100 Arts figures write to Teresa May
A signed letter was delivered to 10 Downing Street, Wednesday 15 March, calling on Teresa May to withdraw the EBacc.
The letter was signed by the actor Robert Lindsey, conductor Sir Simon Rattle, general secretary of NSEAD Lesley Butterworth along with many other heads of subject associations and arts schools. Arlene Phillips CBE hand delivered the letter.
The letter reads: 'The Department for Education’s proposed new English Baccalaureate is damaging the quality of the education offered to pupils in England. It is harming the uptake of non-EBacc subjects, most notably creative, artistic and technical subjects.'
In 2016, for the first time since 2012, the percentage of pupils taking at least one arts subject declined and from 2015-2016 there was an 8% decline in uptake of creative subjects (arts + D&T) ; the largest year on year decline in a decade. Teacher numbers and teaching hours are declining almost twice as fast in creative subjects (whether including D&T or not) as they are overall.
The Department for Education’s consultation on these proposals titled Implementing the English Baccalaureate closed more than a year ago and we are still awaiting a response.
As pupils in secondary schools choose their GCSE subject options, we urge you to reverse this damaging policy, respond to the consultation and withdraw the EBacc.'
'We struggle to see a link between the government’s commitment to the creative industries as a central sector for growth with an education policy (the EBacc) that creates an artificial and false hierarchy of subjects, excluding creative, artistic and technical subjects from counting towards key school accountability measures.'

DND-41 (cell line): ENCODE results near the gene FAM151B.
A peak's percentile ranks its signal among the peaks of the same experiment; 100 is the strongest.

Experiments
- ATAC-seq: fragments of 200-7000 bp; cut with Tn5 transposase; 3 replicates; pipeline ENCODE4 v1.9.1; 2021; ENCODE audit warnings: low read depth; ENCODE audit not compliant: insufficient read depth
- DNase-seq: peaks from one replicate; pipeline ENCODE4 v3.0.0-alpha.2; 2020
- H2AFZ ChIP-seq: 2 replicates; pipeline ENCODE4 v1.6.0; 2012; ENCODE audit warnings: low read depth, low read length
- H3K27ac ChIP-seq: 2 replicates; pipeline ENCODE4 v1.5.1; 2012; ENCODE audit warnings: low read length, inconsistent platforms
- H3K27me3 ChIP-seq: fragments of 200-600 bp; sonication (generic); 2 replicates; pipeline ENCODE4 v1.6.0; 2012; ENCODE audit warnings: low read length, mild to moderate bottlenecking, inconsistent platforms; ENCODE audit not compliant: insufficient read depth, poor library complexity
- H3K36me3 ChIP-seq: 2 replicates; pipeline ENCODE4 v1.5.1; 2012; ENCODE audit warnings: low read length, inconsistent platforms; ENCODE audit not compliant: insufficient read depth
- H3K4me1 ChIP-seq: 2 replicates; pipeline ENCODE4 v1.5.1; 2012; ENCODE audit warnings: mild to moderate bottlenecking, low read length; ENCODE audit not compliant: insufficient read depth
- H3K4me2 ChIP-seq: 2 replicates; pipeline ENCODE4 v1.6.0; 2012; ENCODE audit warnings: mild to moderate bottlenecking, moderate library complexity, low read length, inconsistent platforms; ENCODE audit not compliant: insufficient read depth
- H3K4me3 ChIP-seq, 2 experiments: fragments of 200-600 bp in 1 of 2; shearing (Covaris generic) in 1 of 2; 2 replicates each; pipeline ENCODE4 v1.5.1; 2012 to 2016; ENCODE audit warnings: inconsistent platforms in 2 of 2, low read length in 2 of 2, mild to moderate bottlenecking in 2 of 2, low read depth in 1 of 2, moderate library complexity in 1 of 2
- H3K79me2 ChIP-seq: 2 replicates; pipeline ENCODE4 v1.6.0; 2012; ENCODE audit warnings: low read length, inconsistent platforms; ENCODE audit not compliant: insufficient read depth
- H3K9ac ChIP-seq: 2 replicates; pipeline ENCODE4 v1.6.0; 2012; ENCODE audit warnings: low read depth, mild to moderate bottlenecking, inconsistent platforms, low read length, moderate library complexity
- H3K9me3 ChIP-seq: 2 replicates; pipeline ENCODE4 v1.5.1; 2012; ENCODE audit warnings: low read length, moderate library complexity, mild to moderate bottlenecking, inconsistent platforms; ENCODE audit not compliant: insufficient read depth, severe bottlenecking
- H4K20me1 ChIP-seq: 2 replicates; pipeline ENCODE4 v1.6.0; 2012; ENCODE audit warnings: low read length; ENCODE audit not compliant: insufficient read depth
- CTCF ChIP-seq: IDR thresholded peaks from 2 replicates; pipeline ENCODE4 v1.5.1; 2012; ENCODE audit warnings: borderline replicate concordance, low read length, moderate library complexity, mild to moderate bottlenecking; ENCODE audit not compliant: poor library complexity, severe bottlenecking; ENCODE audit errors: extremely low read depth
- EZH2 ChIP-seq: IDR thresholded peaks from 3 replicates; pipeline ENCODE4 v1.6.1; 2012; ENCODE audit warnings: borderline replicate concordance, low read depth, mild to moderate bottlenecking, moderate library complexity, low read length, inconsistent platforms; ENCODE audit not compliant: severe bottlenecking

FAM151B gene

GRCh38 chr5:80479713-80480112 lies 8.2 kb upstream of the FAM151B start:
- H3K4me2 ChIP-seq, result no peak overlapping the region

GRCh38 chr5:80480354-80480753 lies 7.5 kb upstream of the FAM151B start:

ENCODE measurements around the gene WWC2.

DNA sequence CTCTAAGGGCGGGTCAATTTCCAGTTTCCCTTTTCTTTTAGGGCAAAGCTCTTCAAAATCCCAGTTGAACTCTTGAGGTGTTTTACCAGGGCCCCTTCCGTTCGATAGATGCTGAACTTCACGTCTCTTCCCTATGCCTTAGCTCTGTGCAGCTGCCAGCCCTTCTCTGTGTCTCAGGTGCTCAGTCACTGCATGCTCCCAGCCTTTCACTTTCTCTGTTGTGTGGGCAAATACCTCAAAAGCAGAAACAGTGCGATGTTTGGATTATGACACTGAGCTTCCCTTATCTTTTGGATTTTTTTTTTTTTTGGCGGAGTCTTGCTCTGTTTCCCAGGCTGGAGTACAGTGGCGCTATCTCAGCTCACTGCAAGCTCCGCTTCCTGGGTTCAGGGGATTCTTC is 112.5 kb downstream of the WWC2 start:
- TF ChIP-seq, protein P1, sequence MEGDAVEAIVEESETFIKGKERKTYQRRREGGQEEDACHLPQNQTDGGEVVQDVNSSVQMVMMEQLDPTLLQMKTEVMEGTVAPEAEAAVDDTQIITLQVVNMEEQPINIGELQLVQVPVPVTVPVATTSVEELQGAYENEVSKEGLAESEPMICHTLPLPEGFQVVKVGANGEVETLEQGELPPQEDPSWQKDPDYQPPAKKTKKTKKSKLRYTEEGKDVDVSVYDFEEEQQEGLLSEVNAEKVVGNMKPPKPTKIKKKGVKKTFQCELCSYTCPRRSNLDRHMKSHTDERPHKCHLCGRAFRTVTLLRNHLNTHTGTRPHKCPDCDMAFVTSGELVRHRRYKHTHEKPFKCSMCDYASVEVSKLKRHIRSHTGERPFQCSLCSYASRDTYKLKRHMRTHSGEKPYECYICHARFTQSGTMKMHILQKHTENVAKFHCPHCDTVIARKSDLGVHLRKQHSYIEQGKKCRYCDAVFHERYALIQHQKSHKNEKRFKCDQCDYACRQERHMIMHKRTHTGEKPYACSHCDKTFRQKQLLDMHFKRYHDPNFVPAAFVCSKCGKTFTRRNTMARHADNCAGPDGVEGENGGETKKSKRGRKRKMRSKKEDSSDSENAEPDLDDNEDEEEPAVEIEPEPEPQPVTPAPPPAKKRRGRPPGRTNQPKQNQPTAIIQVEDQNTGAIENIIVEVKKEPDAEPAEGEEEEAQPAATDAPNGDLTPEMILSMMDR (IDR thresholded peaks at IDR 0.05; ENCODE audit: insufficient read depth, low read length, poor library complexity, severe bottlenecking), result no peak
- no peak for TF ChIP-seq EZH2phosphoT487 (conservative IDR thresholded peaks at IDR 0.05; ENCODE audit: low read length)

'Dropping the un-evidenced and deeply damaging EBacc would come with no political or financial cost but with huge gains to the UK’s reputation as a leading creative industries player, our economy and our skills base.'
In addition to the letter hand-in, a celebration of arts and creative subjects took place earlier in the day, outside Westminster in the Old Place Yard. The event, organised by the Bacc for the Future campaign, was also attended by The Earl Clancarty and Bob and Roberta Smith.
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10 May (1pm – 5pm): Manchester Art Gallery
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According to the latest figures from UCAS, 17,000 fewer students have chosen to take creative arts subjects this year compared to the same time in 2016.
Response to the New Schools Network. The Two Cultures: Do schools have to choose between the EBacc and the arts?
The National Society for Education in Art and Design (NSEAD) welcomes the belief of two government departments, the Department for Education and the Department for Culture, Media and Sport that ‘arts and culture should be for everyone and not just for the privileged few.’